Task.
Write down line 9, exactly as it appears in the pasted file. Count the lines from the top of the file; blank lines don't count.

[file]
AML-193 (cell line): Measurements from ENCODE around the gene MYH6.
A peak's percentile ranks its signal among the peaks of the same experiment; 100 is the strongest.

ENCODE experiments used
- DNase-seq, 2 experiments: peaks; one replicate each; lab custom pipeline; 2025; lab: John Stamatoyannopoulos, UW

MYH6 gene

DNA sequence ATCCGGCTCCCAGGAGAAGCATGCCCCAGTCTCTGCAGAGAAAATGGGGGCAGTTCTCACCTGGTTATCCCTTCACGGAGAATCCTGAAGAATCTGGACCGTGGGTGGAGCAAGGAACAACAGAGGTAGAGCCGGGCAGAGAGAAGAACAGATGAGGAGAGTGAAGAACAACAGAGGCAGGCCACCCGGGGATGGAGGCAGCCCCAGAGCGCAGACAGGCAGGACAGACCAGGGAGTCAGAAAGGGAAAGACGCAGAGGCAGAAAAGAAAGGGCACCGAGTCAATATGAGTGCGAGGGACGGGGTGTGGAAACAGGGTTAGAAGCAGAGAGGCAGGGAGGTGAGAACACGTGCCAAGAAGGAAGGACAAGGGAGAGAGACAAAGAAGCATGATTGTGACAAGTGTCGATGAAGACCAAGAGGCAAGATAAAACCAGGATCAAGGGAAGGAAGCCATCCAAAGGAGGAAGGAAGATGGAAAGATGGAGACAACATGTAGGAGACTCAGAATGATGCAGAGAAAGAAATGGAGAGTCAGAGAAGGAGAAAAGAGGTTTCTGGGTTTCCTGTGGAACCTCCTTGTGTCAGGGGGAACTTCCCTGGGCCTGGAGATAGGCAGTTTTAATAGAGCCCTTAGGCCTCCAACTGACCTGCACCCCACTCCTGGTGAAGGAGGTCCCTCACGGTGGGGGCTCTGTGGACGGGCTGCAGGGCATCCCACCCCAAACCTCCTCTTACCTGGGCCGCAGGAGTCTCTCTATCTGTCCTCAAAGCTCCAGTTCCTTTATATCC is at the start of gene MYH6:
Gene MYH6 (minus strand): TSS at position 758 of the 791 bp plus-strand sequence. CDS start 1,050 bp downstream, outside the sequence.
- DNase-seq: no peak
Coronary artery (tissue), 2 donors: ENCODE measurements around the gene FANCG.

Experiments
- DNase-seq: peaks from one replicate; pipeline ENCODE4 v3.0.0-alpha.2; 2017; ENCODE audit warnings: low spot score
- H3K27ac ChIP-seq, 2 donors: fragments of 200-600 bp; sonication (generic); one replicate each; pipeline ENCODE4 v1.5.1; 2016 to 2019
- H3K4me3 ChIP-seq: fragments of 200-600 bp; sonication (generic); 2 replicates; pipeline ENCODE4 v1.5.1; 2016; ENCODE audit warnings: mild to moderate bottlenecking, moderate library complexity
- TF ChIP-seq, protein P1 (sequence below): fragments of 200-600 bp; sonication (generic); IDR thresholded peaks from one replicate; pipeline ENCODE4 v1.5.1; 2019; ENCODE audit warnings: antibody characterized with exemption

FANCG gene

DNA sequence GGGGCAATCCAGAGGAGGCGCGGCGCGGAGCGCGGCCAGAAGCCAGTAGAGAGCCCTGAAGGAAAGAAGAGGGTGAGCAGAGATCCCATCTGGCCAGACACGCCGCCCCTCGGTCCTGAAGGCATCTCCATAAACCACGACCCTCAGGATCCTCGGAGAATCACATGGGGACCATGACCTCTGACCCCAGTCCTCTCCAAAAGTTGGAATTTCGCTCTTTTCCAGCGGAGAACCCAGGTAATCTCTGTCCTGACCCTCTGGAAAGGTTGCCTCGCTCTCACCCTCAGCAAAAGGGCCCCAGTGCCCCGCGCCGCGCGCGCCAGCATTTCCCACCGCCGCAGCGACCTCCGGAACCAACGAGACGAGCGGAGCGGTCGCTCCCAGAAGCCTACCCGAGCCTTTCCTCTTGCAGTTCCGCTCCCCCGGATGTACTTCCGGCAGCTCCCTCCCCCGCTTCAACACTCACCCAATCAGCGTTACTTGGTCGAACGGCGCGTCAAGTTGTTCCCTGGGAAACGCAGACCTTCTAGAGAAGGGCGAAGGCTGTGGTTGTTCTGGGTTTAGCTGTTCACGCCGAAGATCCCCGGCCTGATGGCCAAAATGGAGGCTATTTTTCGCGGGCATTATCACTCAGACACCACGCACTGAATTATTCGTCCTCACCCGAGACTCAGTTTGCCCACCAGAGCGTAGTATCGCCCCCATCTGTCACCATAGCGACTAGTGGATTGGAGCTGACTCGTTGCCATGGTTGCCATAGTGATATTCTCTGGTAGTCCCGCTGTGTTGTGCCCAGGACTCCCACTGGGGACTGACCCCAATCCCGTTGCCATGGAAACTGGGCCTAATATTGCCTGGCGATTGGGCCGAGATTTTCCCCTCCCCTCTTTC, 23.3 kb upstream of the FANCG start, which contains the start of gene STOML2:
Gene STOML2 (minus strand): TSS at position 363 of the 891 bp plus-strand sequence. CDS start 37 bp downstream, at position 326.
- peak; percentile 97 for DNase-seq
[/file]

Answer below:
Coronary artery (tissue), 2 donors: ENCODE measurements around the gene FANCG.